Showing posts with label II Samuel. Show all posts
Showing posts with label II Samuel. Show all posts

Thursday, June 6, 2013

Adam as the Priest-King of Eden

In The Temple and the Church's Mission: A biblical theology of the dwelling place of God, G. K. Beale describes the Garden of Eden as the place of God's presence and of God's first Priest-King, Adam. He writes:
  Israel's temple was the place where the priest experienced God's unique presence, and Eden was the place where Adam walked and talked with God. The same Hebrew verbal form (stem) mithallek used for God's 'walking back and forth' in the Garden (Gen. 3:8), also describes God's presence in the tabernacle (Lev. 26:12; Deut. 23:14 [15]; 2 Sam. 7:6-7).1  
  Genesis 2:15 says God placed Adam in the Garden 'to cultivate [i.e., work] it and to keep it'. The two Hebrew words for 'cultivate and keep' are usually translated 'serve and guard [or keep]' elsewhere in the Old Testament. It is true that the Hebrew word usually translated 'cultivate' can refer to an agricultural task when used by itself (e.g., 2:5; 3:23). When, however, these two words ...occur together in the Old Testament (within an approximately 15-word range), they refer either to Israelites 'serving' God and 'guarding [keeping]' God's word ...or to priests who 'keep' the 'service' (or 'charge') of the tabernacle (see Num. 3:7-8; 8:25-26; 18:5-6; 1 Chr. 23:32; Ezek. 44:14).2 
  The best translation of Adam's task in Genesis 2:15 is 'to cultivate (work) it and to keep it [the Garden]'. Regardless of the precise translation, however, the preceding observations suggest that the writer of Genesis 2 was portraying Adam against the later portrait of Israel's priests, and that he was the archetypal priest who served in and guarded (or 'took care of') God's first temple. While it is likely that a large part of Adam's task was to 'cultivate' and be a gardener as well as 'guarding' the garden, that all of his activities are to be understood primarily as priestly activity is suggested not only from the exclusive use of the two words in contexts of worship elsewhere but also because the garden was a sanctuary... If this is so, then the manual labour of 'gardening' itself would be priestly activity, since it would be maintaining the upkeep and order of the sanctuary.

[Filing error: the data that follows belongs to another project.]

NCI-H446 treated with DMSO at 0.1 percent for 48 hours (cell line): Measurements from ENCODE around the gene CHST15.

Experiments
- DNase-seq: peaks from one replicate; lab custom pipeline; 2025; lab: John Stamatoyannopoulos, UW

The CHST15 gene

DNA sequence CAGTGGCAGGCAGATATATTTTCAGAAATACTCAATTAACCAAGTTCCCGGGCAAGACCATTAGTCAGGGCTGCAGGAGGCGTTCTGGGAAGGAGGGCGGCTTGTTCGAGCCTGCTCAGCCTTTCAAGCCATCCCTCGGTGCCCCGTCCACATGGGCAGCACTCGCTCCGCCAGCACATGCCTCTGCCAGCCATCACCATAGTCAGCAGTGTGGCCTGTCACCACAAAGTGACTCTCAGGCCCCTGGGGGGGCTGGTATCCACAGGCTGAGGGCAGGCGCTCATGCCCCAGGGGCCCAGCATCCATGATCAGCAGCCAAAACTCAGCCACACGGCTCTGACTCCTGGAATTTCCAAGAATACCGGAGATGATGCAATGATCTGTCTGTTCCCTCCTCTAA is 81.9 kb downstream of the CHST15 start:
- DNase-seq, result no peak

After telling Adam to 'cultivate' and 'guard/keep' in Genesis 2:15, God gives him a specific 'command' in verse 16. The notion of divine 'commanding' (sara) or giving of 'commandments' (miswot) not untypically follows the word 'guard/keep' (samar) elsewhere, and in 1 kings 9:6, when both 'serving' and 'keeping' occur together, the idea of 'commandments to be kept' is in view. The 1 Kings passage is addressed to Solomon and his sons immediately after he had 'finished building the house of the Lord' (1 Kgs. 9:1): if they do 'not keep My commandments . . . and serve other gods . . . I will cut off Israel from the land . . . and the house [temple] . . . I will cast out of My sight' (1 Kgs. 9:6-7). Is this a mere coincidental connection with Genesis 2:15-16?